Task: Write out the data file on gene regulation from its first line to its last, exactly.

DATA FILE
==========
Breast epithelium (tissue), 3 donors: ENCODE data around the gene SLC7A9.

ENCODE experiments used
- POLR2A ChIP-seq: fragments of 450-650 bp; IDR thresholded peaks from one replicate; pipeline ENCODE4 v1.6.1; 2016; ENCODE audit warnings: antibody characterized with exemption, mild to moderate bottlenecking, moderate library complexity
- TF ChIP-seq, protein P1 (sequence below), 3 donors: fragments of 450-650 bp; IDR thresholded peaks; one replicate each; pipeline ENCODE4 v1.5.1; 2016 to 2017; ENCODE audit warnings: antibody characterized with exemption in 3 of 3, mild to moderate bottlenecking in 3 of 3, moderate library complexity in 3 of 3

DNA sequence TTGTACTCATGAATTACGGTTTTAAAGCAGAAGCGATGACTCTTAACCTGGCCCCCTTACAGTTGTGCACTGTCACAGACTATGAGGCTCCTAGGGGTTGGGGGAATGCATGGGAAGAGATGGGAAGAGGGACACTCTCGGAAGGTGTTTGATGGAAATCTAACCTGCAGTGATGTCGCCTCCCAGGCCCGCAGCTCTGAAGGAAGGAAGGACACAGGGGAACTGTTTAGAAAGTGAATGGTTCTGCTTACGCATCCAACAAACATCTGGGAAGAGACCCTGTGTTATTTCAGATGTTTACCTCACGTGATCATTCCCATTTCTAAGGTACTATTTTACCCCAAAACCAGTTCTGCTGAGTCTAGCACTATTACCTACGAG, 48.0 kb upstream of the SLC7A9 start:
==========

Breast epithelium (tissue), 3 donors: ENCODE data around the gene SLC7A9.

ENCODE experiments used
- POLR2A ChIP-seq: fragments of 450-650 bp; IDR thresholded peaks from one replicate; pipeline ENCODE4 v1.6.1; 2016; ENCODE audit warnings: antibody characterized with exemption, mild to moderate bottlenecking, moderate library complexity
- TF ChIP-seq, protein P1 (sequence below), 3 donors: fragments of 450-650 bp; IDR thresholded peaks; one replicate each; pipeline ENCODE4 v1.5.1; 2016 to 2017; ENCODE audit warnings: antibody characterized with exemption in 3 of 3, mild to moderate bottlenecking in 3 of 3, moderate library complexity in 3 of 3

DNA sequence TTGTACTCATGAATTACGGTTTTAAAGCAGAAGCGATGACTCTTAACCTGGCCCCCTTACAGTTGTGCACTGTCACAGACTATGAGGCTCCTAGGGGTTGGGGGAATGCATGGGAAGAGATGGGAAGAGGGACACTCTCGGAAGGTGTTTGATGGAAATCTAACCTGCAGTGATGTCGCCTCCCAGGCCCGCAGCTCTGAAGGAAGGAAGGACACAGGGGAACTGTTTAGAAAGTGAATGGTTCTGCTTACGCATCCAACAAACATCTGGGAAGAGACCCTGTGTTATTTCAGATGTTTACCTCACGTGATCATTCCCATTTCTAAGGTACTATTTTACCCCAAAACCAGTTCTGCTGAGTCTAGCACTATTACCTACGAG, 48.0 kb upstream of the SLC7A9 start: